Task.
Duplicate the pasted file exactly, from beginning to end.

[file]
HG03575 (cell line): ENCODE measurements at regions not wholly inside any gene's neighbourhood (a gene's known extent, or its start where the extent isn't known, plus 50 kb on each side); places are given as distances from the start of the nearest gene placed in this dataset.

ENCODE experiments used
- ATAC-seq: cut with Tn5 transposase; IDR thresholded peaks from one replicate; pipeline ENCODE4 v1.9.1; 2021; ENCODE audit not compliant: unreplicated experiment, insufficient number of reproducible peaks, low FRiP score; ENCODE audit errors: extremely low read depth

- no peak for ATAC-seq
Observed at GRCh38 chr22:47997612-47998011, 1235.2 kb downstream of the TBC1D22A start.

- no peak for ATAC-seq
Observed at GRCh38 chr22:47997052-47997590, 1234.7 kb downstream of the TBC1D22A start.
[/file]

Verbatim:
HG03575 (cell line): ENCODE measurements at regions not wholly inside any gene's neighbourhood (a gene's known extent, or its start where the extent isn't known, plus 50 kb on each side); places are given as distances from the start of the nearest gene placed in this dataset.

ENCODE experiments used
- ATAC-seq: cut with Tn5 transposase; IDR thresholded peaks from one replicate; pipeline ENCODE4 v1.9.1; 2021; ENCODE audit not compliant: unreplicated experiment, insufficient number of reproducible peaks, low FRiP score; ENCODE audit errors: extremely low read depth

- no peak for ATAC-seq
Observed at GRCh38 chr22:47997612-47998011, 1235.2 kb downstream of the TBC1D22A start.

- no peak for ATAC-seq
Observed at GRCh38 chr22:47997052-47997590, 1234.7 kb downstream of the TBC1D22A start.